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What counts as a disability for Section 504 of the Rehabilitation Act?

On Behalf of | Oct 28, 2021 | Education Law

Section 504 of the Rehabilitation Act of 1973 protects students from discrimination in programs and activities that receive federal funding. The law applies to public school districts, colleges and universities and other state and local educational institutions.

The law requires schools to prove a “free appropriate public education” (“FAPE”) to students with disabilities, regardless of the nature or severity of the disability. This may require providing regular or special education and related services or aids that are designed to meet the student’s individual educational needs as adequately as the needs of non-disabled students are met.

What disabilities are covered by Section 504?

Essentially, any disability is covered by the law when their physical or mental impairment substantially limits a major life activity.

Major life activities generally include things such as:

  • Eating
  • Sleeping
  • Standing
  • Lifting
  • Bending
  • Reading
  • Concentrating
  • Thinking
  • Communicating

The law does not set out an exhaustive list of impairments that may qualify as disabling. Instead, the individual circumstances of the student are considered when determining their eligibility for Section 504 services. Indeed, the law does not list qualifying impairments that are known to substantially limit students’ major life activities. Instead, the question of whether an impairment substantially limits a major life activity is determined on a case-by-case basis after an evaluation process.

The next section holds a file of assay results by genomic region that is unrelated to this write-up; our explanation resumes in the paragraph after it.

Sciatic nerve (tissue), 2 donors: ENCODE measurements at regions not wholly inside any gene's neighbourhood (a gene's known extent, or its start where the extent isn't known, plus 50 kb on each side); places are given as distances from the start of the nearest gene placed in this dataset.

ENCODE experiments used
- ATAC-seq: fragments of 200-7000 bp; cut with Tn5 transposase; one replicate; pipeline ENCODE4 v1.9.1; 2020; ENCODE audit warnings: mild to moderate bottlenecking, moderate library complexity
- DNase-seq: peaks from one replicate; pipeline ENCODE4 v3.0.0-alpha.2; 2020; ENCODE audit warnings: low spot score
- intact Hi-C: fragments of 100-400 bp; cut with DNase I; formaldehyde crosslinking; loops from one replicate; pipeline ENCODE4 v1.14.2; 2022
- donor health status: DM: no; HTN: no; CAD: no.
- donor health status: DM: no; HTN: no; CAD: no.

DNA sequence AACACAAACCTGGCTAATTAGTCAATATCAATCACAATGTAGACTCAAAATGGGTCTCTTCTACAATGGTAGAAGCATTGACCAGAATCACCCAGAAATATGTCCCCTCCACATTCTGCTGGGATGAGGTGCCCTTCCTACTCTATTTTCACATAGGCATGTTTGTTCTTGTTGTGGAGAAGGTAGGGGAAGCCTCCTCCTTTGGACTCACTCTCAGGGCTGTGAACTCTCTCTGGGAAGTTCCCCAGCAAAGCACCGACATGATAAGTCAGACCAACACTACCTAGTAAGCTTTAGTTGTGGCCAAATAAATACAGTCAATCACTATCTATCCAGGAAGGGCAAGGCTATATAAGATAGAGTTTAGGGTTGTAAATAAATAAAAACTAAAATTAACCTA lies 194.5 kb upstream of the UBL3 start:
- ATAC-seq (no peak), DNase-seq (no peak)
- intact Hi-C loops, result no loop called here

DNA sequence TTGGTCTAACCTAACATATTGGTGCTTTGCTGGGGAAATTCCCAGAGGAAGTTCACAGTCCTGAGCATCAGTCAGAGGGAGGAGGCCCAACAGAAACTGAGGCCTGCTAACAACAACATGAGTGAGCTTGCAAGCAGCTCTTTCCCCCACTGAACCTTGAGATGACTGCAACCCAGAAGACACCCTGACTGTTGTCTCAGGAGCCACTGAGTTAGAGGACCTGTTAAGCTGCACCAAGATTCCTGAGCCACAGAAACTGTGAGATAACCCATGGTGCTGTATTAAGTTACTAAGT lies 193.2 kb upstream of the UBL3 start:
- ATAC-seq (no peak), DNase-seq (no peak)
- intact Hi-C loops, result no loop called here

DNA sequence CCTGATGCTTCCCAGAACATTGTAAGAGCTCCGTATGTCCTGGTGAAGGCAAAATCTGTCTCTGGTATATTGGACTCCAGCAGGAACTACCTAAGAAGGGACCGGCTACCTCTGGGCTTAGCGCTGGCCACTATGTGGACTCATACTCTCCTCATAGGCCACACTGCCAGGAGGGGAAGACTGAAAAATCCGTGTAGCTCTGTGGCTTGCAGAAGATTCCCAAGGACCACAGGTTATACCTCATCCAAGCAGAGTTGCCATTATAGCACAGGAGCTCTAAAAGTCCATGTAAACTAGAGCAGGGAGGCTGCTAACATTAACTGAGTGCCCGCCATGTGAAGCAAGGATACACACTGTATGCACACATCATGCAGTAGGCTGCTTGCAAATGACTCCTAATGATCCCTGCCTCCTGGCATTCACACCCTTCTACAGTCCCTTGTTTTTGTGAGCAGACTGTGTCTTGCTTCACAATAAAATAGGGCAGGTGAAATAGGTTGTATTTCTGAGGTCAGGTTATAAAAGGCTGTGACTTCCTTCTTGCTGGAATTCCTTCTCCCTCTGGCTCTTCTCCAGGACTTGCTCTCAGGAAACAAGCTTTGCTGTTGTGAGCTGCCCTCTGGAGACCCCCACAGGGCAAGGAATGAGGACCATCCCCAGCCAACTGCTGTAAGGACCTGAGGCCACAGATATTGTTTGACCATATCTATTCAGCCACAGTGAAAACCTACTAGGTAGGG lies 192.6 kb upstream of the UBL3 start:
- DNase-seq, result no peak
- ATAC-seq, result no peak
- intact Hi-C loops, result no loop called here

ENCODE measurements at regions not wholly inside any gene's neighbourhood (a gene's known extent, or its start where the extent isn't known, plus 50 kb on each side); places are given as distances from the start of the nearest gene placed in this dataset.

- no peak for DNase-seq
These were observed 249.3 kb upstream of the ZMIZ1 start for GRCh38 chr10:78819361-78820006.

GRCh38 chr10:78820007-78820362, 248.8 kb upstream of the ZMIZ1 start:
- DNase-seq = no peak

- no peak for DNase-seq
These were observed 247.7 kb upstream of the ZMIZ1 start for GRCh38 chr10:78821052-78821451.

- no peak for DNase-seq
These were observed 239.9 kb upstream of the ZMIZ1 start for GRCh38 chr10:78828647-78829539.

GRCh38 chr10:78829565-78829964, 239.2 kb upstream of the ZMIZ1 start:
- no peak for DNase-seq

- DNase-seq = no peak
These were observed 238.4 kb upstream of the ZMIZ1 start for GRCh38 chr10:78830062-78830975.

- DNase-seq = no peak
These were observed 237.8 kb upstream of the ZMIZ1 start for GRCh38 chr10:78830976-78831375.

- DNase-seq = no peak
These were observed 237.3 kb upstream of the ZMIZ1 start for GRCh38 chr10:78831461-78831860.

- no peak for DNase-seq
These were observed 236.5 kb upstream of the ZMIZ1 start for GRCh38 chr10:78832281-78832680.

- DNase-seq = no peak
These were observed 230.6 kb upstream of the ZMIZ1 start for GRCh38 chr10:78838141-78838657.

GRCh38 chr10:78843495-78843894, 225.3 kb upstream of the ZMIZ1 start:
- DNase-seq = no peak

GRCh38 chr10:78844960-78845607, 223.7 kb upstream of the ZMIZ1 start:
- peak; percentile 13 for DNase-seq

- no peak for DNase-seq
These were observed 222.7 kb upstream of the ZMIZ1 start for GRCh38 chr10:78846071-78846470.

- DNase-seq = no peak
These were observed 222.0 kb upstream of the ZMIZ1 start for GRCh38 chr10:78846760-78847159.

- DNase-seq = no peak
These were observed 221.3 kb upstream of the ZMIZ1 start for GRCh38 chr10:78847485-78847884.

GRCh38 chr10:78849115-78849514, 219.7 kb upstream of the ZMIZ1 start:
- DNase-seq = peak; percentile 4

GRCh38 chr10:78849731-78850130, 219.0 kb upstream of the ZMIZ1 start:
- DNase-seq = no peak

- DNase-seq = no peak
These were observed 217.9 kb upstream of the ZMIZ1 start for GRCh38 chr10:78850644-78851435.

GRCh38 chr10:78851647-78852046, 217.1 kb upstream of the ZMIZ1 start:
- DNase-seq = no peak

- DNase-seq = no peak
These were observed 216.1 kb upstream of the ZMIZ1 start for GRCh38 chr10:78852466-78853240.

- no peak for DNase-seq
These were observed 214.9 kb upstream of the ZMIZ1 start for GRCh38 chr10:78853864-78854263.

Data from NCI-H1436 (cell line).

In some cases, temporary impairments or those that are episodic or in remission my qualify as disabilities under Section 504. This is when the impairment substantially impairs a major life activity for an extended period of time or when the impairment is active.

A medical diagnosis is not sufficient to determine that a student is entitled to Section 504 services. This is because an impairment is not in and of itself considered a disability. A medical diagnosis is very likely to be important to the evaluation process, however.

Who performs the evaluation?

Ultimately, the school district is responsible for the evaluation. With the parent’s consent, it must bring in a group of people, including people who are knowledgeable about the meaning of the evaluation data and the placement options, to perform the evaluation.

What if the family disagrees with the determination?

When parents disagree with the disability determination provided through the school district, they can request what is called a “due process hearing” to establish whether the evaluation was done properly.

Will the student’s disability be periodically reviewed?

Yes. Even if the student’s disability seems permanent, the school district must periodically review whether the circumstances remain the same and the student still needs the services offered through Section 504.

Does my child need both a Section 504 plan and an Individual Education Plan?

Individual education plans (IEPs) are required by the Individuals with Disabilities Education Act (IDEA), another law that helps students with disabilities obtain a free appropriate public education. If your student has an IEP under the IDEA, that plan meets the requirements for a free appropriate public education under Section 504.

If you have questions about Section 504, the IDEA or other education laws, contact an experienced education attorney.

Leigh Law Group represents students with disabilities in Section 504 and IDEA matters.